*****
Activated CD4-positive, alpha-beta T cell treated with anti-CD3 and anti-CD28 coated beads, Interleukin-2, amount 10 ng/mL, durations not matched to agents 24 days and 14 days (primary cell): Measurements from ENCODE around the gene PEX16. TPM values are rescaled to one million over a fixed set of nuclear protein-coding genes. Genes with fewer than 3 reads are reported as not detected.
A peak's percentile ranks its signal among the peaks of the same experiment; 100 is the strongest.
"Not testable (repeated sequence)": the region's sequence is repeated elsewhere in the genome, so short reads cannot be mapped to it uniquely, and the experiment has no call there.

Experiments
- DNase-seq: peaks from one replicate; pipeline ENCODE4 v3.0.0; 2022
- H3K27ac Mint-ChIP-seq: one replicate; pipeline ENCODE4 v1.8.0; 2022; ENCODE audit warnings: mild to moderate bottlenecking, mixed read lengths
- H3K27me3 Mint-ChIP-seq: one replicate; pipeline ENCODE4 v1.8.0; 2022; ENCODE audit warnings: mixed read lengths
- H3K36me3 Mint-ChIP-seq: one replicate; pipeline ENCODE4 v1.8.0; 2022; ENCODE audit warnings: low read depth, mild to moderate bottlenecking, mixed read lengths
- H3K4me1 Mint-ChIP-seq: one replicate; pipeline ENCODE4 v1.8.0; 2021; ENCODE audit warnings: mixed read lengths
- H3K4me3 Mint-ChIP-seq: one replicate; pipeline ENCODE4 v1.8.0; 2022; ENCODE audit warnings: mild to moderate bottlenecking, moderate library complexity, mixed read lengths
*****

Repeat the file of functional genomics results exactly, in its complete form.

Activated CD4-positive, alpha-beta T cell treated with anti-CD3 and anti-CD28 coated beads, Interleukin-2, amount 10 ng/mL, durations not matched to agents 24 days and 14 days (primary cell): Measurements from ENCODE around the gene PEX16. TPM values are rescaled to one million over a fixed set of nuclear protein-coding genes. Genes with fewer than 3 reads are reported as not detected.
A peak's percentile ranks its signal among the peaks of the same experiment; 100 is the strongest.
"Not testable (repeated sequence)": the region's sequence is repeated elsewhere in the genome, so short reads cannot be mapped to it uniquely, and the experiment has no call there.

Experiments
- DNase-seq: peaks from one replicate; pipeline ENCODE4 v3.0.0; 2022
- H3K27ac Mint-ChIP-seq: one replicate; pipeline ENCODE4 v1.8.0; 2022; ENCODE audit warnings: mild to moderate bottlenecking, mixed read lengths
- H3K27me3 Mint-ChIP-seq: one replicate; pipeline ENCODE4 v1.8.0; 2022; ENCODE audit warnings: mixed read lengths
- H3K36me3 Mint-ChIP-seq: one replicate; pipeline ENCODE4 v1.8.0; 2022; ENCODE audit warnings: low read depth, mild to moderate bottlenecking, mixed read lengths
- H3K4me1 Mint-ChIP-seq: one replicate; pipeline ENCODE4 v1.8.0; 2021; ENCODE audit warnings: mixed read lengths
- H3K4me3 Mint-ChIP-seq: one replicate; pipeline ENCODE4 v1.8.0; 2022; ENCODE audit warnings: mild to moderate bottlenecking, moderate library complexity, mixed read lengths